Just a Normal Day at Lightwood

It was a dull overcast day with a hint of rain in the air. I was standing on the side of the hill that morphs from Lightwood onto Combe Moss and looking back at the old reservoir site, now a wonderful haven for wildlife.

A male kestrel climbed into the sky and after a brief look around for a decent spot, settled down to hover above the heather and gorse. Occasionally it would dive ground-wards only to pull back and shift position ever so slightly. To maintain its position it has to work hard. Flapping its wings and adjusting the angle of its body and tail to counter the wind must take tremendous effort both of physical strength and concentration and at the same time it is searching and scanning the ground for the slightest movement that might signify prey.

While the kestrel hunted on the hillside, a Raven flying high and fast headed toward the fields where a couple of pairs of curlew were trying to raise their young. The curlews are ready for him though and one of the adults took to the sky calling and drawing the Raven away towards the grouse moor of Combe Moss.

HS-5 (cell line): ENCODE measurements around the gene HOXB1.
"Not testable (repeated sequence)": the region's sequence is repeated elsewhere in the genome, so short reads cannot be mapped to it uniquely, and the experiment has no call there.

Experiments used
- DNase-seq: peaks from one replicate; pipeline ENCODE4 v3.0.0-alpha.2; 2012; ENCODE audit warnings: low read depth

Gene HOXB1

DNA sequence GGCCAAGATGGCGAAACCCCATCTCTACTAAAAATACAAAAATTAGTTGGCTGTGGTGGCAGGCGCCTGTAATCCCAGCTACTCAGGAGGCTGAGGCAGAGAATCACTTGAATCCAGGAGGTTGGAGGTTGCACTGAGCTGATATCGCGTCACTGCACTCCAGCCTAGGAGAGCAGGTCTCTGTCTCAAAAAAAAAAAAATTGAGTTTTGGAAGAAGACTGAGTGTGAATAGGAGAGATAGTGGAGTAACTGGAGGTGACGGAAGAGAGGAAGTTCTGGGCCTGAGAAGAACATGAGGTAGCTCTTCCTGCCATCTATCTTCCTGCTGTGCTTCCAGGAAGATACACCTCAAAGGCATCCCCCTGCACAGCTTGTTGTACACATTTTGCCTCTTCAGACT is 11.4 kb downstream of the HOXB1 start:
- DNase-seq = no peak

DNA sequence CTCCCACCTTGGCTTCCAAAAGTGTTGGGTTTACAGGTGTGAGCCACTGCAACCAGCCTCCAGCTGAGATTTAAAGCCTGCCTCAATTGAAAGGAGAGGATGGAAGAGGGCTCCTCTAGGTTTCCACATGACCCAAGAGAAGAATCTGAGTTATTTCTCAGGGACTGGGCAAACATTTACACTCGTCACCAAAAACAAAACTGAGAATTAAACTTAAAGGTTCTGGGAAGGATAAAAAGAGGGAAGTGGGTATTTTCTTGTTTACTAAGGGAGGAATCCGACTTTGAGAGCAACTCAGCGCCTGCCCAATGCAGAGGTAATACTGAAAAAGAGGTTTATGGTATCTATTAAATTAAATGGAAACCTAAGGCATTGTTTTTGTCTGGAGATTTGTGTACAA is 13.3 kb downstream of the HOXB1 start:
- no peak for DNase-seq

The Kestrel meanwhile had locked onto something and with wings folded back he swooped and dived into the heather. He stayed there, so a successful hunt I guess.

Meanwhile the curlew having seen off the Raven had returned to its young, and resumed its parental responsibilities. But Lightwood had more drama to offer, and a buzzard rose slowly into the sky and then rather than soaring on the thermals it adopted a kestrel like hover.

Except of course its techniques was different. It hung there with little movement merely adjusting its wings and tail feathers to manage the wind while it scanned the ground for a meal.

To much drama for one morning, and I had been neglecting Lilly the Collie, who all the time I had been glued to my binoculars, had been guarding her ball close by, waiting for me to throw it for her. I reached down and picked it up and lob it along the path for her and she was off in a flash, oblivious to everything else.

I turned back for one last look. The buzzard had disappeared, while the Kestrel was back hovering, working hard to hold station. It was raining now, time to head for home.

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